At Inland Regional Center (IRC), we continuously strive to improve the life quality of individuals with disabilities. To that end, a small, dedicated team called the Consumer Advisory Committee (CAC) hosted a Cerebral Palsy (CP) awareness event called CP Day. The goal of the event, held earlier this month, was to help Service Coordinators become more knowledgeable about CP and how to best meet the needs of Consumers with Cerebral Palsy. CP is a disability with very specific symptoms that can create equally specific limitations and capabilities.
CP Day presenters, including me, shared three distinctive perspectives about life with CP. The presenters aimed for more widespread awareness and acceptance of people with CP. IRC’s Service Coordinators seem to be a good starting point for new information and a perhaps a fresh perspective. In the minds of the presenters, this presentation was critical in contributing to IRC’s mission of improving the lives of those with developmental disabilities.
It’s great to see a growing representation of the disabled community in the public eye. Growing up with Cerebral Palsy, it was rare to see respectful representation in mass media. Lack of representation is directly reflected in the reception people with CP face. This is why IRC places a heavy emphasis on the inclusion of people with disabilities. It’s not enough to represent the “disabled” community if they’re kept separate from the rest of the world.
Each of the presenters are each affected differently by Cerebral Palsy. Each of their presentations showed how their differences influenced their lives. The initial concept of the event changed from a general overview of life with CP. We wanted to do something especially impactful. We wanted to show that CP has an identity distinct from other disabilities.
The event started with an icebreaker to illustrate the physical challenges of CP. Attendees were instructed to place their dominant hand behind their back and peel a banana with their other hand. People used innovative ways to get the job done! After the icebreaker, attendees watched a video called Awkward No More. The video showcases how people with disabilities are treated in the workplace. The short (and funny) film also shows how people with disabilities would like to be treated. After that, the presenters took the stage.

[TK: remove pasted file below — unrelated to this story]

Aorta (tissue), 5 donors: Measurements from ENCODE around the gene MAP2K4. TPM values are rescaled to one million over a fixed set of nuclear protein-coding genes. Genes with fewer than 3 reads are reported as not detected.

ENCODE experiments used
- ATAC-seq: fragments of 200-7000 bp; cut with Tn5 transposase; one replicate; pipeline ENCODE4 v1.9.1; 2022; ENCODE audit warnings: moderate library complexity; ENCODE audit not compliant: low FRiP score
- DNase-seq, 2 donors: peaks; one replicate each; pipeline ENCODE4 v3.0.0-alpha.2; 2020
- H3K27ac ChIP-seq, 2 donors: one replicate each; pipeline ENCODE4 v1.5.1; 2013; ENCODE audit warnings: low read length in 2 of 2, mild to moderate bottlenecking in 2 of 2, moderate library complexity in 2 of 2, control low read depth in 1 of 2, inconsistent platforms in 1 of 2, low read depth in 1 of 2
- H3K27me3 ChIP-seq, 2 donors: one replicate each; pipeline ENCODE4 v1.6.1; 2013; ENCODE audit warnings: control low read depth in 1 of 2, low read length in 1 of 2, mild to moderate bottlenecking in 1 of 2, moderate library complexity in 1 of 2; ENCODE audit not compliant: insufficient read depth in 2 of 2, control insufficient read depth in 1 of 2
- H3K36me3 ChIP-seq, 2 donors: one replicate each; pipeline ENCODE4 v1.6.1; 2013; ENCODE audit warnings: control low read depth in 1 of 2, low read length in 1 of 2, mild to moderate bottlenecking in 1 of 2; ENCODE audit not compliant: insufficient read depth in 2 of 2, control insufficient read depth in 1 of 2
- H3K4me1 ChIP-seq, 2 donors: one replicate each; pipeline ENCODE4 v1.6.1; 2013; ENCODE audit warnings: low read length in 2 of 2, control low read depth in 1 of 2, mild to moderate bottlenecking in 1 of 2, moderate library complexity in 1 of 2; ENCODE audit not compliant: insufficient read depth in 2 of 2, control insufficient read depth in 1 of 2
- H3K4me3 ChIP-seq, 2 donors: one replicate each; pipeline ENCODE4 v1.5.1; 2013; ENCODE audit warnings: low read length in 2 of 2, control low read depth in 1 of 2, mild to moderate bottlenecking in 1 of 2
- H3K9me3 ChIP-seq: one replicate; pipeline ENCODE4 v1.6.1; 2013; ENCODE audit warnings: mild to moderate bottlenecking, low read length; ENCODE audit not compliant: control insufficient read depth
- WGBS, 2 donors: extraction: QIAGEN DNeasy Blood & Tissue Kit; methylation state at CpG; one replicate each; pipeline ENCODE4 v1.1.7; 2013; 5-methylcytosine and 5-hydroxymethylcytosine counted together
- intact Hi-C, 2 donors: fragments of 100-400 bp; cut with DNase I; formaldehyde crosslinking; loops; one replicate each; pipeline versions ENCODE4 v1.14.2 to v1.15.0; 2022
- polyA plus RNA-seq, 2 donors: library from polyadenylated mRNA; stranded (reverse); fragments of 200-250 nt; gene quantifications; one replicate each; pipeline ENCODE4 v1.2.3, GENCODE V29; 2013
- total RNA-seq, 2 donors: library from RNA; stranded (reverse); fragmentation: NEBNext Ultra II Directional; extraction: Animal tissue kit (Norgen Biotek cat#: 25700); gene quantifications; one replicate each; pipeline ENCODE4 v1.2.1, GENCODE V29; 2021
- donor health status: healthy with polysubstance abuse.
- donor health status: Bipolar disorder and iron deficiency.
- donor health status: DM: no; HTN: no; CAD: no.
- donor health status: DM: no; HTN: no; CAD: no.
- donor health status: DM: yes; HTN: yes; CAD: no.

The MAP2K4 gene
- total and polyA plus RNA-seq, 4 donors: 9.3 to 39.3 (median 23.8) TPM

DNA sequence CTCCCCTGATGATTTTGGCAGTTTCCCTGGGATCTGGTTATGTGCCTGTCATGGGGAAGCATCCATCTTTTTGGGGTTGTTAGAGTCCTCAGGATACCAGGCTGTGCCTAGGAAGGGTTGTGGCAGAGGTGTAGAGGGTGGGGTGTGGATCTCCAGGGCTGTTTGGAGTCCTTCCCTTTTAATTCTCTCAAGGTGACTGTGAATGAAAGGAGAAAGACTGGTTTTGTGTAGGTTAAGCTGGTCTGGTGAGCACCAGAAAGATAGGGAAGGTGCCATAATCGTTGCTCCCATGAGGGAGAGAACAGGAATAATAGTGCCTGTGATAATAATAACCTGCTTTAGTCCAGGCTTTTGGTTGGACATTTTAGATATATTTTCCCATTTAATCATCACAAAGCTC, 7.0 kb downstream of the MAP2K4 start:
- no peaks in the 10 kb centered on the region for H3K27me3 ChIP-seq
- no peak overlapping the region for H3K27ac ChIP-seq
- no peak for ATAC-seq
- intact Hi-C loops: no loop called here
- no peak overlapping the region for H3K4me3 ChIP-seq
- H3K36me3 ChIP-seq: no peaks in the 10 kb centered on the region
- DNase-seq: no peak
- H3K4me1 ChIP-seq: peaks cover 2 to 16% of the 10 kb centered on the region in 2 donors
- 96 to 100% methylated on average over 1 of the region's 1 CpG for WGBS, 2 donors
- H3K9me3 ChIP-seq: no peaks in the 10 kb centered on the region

I was the first up! I briefly explained what Cerebral Palsy is, from a scientific approach. I then emphasized the critical impact CP has on social interaction. I shared stories from high school and how I have faced subtle prejudices in seeking employment. The second presenter, Ismeth Estrada, gave details of overt prejudices in perusing education in early childhood. Ismeth also talked about the triumph of proving herself capable to those who had doubted her. The final presenter, Gregory Harrison, provided tales of optimism in his humor packed presentation! He shared how his greatest difficulty in living with CP is transportation.
If there’s one thing the CAC could ask for, it would be a wider audience to spread the message of awareness. Which is why we are writing this blog!
The CAC exists to advocate for the consumers of Inland Regional Center. We are our proud self-advocates! Cerebral Palsy can be an inhibiting disability. It needs greater understanding. With enough exposure, we hope to defeat alienation. People with disabilities are always going to be distinctive. But we should not be a category that is set apart from others. Inclusion will be fully realized when people with disabilities are seen as part of the cultural norm.
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